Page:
REVOLUTION OF DATA COMPRESSION
In recent years our increased understanding of the masking properties of audio have led to an explosion of new delivery methods that use data compression techniques to create data streams as a means of real-time (or downloaded and delayed) audio. The three main streaming techniques, HD Radio, webcasting and podcasting, share the common technical limits of digital transmission but each has its own specific requirements.
One common aspect of all streaming systems is the need to restore what is a digital audio file that has been broken into packets and transported to a destination without timing control over their reception. On the listener end, these packets must be reorganized into “streams” that restore the original timing of the audio. The requirement to build time-accurate streams by its nature introduces delays, most notably the delay associated with HD Radio which requires a full 7Ð8 seconds of buffering to be decoded successfully.
The additional requirement for HD Radio to “fall back” to its analog main channel audio defines its uniqueness relative to the other two digital platforms.
“With HD Radio, you have a highly data-compressed primary stream that has to reasonably match the analog FM loudness and spectral balance. At Wheatstone, we find that combining the early stages of FM processing with HD helps, although the processing on the output stages must be utterly different,” said Erickson. At the same time, the very critical delay timing can be precisely adjusted in the same processor, eliminating the need for an external delay device, and allowing the use of composite processing on the analog channel.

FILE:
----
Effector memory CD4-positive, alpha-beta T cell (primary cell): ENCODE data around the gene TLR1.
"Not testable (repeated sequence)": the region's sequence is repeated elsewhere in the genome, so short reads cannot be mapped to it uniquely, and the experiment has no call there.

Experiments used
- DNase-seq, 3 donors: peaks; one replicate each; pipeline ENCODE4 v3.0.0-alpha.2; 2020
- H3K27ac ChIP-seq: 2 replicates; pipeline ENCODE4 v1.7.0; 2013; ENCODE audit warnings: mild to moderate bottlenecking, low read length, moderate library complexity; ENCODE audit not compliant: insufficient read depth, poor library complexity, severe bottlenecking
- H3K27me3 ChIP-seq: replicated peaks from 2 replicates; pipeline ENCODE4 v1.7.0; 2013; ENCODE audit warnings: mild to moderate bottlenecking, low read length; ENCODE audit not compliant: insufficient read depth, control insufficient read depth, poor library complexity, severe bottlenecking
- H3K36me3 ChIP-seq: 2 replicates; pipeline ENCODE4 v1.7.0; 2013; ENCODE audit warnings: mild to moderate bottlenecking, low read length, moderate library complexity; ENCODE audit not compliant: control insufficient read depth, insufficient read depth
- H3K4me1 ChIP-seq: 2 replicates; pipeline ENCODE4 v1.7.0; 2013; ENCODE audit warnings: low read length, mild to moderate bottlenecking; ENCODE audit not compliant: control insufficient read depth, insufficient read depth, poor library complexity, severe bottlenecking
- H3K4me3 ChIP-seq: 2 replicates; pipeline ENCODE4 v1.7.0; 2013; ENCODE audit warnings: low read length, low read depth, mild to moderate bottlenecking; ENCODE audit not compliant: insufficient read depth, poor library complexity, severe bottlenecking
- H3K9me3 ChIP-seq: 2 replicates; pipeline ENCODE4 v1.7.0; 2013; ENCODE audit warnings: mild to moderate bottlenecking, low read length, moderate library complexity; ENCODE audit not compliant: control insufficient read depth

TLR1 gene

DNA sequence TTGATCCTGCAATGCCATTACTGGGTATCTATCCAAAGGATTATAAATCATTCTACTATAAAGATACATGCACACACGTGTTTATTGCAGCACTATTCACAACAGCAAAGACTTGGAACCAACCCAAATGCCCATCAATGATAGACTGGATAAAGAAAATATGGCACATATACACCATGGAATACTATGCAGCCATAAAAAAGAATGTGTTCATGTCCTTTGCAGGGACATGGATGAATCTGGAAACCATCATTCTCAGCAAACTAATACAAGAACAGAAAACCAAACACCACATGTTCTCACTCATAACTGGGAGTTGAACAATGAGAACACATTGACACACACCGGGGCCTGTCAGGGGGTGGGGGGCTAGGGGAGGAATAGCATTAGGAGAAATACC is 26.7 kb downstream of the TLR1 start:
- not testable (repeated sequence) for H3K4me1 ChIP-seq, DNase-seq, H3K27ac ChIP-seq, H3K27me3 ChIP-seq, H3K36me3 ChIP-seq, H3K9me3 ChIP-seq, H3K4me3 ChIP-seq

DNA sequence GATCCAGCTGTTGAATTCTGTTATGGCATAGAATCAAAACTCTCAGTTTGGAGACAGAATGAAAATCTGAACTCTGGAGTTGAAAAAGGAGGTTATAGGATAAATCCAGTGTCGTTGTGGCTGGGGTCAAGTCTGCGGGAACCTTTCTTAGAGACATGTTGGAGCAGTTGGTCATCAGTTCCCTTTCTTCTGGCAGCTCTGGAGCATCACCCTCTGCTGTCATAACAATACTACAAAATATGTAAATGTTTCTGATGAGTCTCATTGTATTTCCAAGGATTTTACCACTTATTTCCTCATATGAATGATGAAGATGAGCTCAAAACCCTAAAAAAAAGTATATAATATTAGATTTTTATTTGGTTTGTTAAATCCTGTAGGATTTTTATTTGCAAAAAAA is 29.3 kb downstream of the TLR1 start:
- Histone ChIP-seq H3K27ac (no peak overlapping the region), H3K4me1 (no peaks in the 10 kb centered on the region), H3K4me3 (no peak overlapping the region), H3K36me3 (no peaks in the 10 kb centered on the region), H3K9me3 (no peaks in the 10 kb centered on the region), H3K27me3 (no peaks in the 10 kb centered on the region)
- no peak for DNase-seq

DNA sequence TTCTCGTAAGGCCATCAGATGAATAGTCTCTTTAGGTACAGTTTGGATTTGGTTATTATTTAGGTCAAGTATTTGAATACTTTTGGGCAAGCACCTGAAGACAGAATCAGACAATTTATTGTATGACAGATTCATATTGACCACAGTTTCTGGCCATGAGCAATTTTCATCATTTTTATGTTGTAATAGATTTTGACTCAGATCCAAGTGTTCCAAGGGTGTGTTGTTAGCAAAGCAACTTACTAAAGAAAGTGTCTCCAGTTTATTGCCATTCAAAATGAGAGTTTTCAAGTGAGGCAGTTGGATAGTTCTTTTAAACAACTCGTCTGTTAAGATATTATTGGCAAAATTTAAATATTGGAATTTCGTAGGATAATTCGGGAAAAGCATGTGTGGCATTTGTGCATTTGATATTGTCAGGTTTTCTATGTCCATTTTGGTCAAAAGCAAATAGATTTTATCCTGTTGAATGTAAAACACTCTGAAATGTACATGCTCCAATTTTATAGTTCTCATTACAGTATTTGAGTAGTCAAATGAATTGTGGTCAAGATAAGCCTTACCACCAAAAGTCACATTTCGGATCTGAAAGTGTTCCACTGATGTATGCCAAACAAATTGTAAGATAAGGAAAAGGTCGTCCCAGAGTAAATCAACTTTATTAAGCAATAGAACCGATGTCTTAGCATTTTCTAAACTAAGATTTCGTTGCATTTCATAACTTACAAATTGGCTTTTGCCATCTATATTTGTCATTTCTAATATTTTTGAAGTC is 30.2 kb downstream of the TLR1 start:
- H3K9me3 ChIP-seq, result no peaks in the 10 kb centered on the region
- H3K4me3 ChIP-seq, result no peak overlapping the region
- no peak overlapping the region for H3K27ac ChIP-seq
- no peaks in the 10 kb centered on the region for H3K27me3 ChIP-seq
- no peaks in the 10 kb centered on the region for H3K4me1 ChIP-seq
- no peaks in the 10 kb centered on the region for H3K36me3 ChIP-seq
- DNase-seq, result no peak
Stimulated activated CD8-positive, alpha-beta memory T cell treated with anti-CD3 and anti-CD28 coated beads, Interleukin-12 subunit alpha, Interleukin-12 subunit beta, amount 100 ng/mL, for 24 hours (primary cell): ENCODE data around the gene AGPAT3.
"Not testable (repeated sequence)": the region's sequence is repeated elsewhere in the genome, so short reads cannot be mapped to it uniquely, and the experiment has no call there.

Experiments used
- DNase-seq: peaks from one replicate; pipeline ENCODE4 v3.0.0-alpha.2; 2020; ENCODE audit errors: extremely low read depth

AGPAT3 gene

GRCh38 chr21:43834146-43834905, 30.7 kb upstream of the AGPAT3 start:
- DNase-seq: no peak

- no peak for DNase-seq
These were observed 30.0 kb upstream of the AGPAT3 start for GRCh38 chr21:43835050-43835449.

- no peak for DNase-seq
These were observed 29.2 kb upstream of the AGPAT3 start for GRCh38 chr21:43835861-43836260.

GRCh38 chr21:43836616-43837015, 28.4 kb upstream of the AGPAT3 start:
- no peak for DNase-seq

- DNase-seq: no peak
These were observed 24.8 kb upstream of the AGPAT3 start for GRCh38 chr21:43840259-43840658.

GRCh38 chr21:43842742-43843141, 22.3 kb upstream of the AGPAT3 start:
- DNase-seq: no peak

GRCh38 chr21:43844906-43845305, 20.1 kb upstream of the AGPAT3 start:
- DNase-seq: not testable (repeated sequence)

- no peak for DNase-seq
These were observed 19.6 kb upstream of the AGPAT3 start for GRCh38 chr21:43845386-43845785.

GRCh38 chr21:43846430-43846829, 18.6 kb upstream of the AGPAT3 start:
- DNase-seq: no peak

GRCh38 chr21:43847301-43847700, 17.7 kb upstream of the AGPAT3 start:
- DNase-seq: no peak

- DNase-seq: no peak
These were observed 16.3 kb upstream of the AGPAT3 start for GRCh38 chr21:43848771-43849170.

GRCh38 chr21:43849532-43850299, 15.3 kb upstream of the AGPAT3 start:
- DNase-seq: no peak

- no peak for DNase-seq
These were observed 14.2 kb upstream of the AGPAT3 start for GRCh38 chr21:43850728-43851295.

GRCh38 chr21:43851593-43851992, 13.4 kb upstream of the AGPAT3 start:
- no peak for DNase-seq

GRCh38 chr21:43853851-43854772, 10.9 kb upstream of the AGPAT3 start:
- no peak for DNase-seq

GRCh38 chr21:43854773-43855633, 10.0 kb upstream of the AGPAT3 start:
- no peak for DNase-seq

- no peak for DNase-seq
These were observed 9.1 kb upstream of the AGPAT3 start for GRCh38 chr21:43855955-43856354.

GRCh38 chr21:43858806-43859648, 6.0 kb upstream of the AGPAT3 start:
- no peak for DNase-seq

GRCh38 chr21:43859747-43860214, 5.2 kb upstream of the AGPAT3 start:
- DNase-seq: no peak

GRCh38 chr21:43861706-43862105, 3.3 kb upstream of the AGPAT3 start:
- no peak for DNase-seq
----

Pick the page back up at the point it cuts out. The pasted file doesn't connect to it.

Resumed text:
One other aspect of audio processing for digital streams is the need to compensate for any effects of the digital audio codecs that are employed. These effects become more pronounced the more loudness is desired.
PUBLIC INTERNET AND NON-TRADITIONAL DELIVERY
Webcasting and podcasting raise unique considerations.
“There are still program directors who record the audio on their competitors’ web streams in order to make loudness adjustments for a possible advantage. There remains a feeling amongst some that loudness can help increase popularity. At the same time, if we tried to use the loudness techniques we employ on analog FM it would make web streaming hard to hold listeners for long periods of time.”
The introduction of distribution methods like Alexa, with its support for higher data rate and more modern audio codecs (AAC+ vs. MP3), offers a vision of the future of webcasting with potentially greater flexibility in audio processing.
In contrast, a new perspective appears to be taking hold in the world of podcasting. “It’s pretty hard for a listener to make loudness comparisons directly from podcast to podcast; there’s no button on the dashboard to ‘punch over’ to a competitor during a commercial,” said Erickson. Processing on podcasts tends to take a back seat to content, although it remains important.
Erickson will offer more ideas on how to process audio on these crucial new technologies during his presentation. In addition, he has tips and suggested tools that can assist in the setup of audio processing for all the delivery platforms, including the latest digital forms. It promises to be an informative session for audio engineers working in any delivery medium.